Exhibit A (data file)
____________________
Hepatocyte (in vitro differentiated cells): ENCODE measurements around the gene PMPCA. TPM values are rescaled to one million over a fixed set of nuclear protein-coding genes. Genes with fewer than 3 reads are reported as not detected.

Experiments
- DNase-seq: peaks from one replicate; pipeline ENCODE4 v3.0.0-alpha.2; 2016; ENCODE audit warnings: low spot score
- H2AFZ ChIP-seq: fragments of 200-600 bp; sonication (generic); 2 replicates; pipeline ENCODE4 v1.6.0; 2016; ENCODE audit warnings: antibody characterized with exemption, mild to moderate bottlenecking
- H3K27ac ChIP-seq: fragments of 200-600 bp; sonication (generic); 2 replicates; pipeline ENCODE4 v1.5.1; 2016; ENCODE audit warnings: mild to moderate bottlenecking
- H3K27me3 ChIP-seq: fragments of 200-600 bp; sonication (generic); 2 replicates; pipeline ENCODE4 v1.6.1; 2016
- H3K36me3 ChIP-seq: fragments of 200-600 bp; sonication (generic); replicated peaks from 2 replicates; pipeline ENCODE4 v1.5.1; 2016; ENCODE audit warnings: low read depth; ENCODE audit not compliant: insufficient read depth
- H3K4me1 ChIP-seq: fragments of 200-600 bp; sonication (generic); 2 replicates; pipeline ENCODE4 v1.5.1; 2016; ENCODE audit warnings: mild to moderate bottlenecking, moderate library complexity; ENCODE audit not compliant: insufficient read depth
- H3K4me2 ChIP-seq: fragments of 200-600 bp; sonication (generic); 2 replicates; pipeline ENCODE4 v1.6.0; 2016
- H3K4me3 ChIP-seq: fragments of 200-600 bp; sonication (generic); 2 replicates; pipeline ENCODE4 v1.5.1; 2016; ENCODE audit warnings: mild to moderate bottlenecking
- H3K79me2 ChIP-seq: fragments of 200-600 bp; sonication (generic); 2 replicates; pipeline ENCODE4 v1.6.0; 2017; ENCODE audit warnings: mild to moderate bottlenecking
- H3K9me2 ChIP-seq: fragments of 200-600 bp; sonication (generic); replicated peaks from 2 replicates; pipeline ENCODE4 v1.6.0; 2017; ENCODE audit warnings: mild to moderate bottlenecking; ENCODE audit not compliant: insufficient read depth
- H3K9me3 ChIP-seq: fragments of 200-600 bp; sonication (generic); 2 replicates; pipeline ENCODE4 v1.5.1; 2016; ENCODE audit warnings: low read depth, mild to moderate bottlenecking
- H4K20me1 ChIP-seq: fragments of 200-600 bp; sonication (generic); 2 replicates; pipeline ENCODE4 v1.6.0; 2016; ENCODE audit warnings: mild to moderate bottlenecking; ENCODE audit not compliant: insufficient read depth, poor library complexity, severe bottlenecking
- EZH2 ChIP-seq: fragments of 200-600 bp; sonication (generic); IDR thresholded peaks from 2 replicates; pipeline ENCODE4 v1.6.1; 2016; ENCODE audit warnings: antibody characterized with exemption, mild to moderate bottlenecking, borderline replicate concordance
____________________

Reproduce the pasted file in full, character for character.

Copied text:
Hepatocyte (in vitro differentiated cells): ENCODE measurements around the gene PMPCA. TPM values are rescaled to one million over a fixed set of nuclear protein-coding genes. Genes with fewer than 3 reads are reported as not detected.

Experiments
- DNase-seq: peaks from one replicate; pipeline ENCODE4 v3.0.0-alpha.2; 2016; ENCODE audit warnings: low spot score
- H2AFZ ChIP-seq: fragments of 200-600 bp; sonication (generic); 2 replicates; pipeline ENCODE4 v1.6.0; 2016; ENCODE audit warnings: antibody characterized with exemption, mild to moderate bottlenecking
- H3K27ac ChIP-seq: fragments of 200-600 bp; sonication (generic); 2 replicates; pipeline ENCODE4 v1.5.1; 2016; ENCODE audit warnings: mild to moderate bottlenecking
- H3K27me3 ChIP-seq: fragments of 200-600 bp; sonication (generic); 2 replicates; pipeline ENCODE4 v1.6.1; 2016
- H3K36me3 ChIP-seq: fragments of 200-600 bp; sonication (generic); replicated peaks from 2 replicates; pipeline ENCODE4 v1.5.1; 2016; ENCODE audit warnings: low read depth; ENCODE audit not compliant: insufficient read depth
- H3K4me1 ChIP-seq: fragments of 200-600 bp; sonication (generic); 2 replicates; pipeline ENCODE4 v1.5.1; 2016; ENCODE audit warnings: mild to moderate bottlenecking, moderate library complexity; ENCODE audit not compliant: insufficient read depth
- H3K4me2 ChIP-seq: fragments of 200-600 bp; sonication (generic); 2 replicates; pipeline ENCODE4 v1.6.0; 2016
- H3K4me3 ChIP-seq: fragments of 200-600 bp; sonication (generic); 2 replicates; pipeline ENCODE4 v1.5.1; 2016; ENCODE audit warnings: mild to moderate bottlenecking
- H3K79me2 ChIP-seq: fragments of 200-600 bp; sonication (generic); 2 replicates; pipeline ENCODE4 v1.6.0; 2017; ENCODE audit warnings: mild to moderate bottlenecking
- H3K9me2 ChIP-seq: fragments of 200-600 bp; sonication (generic); replicated peaks from 2 replicates; pipeline ENCODE4 v1.6.0; 2017; ENCODE audit warnings: mild to moderate bottlenecking; ENCODE audit not compliant: insufficient read depth
- H3K9me3 ChIP-seq: fragments of 200-600 bp; sonication (generic); 2 replicates; pipeline ENCODE4 v1.5.1; 2016; ENCODE audit warnings: low read depth, mild to moderate bottlenecking
- H4K20me1 ChIP-seq: fragments of 200-600 bp; sonication (generic); 2 replicates; pipeline ENCODE4 v1.6.0; 2016; ENCODE audit warnings: mild to moderate bottlenecking; ENCODE audit not compliant: insufficient read depth, poor library complexity, severe bottlenecking
- EZH2 ChIP-seq: fragments of 200-600 bp; sonication (generic); IDR thresholded peaks from 2 replicates; pipeline ENCODE4 v1.6.1; 2016; ENCODE audit warnings: antibody characterized with exemption, mild to moderate bottlenecking, borderline replicate concordance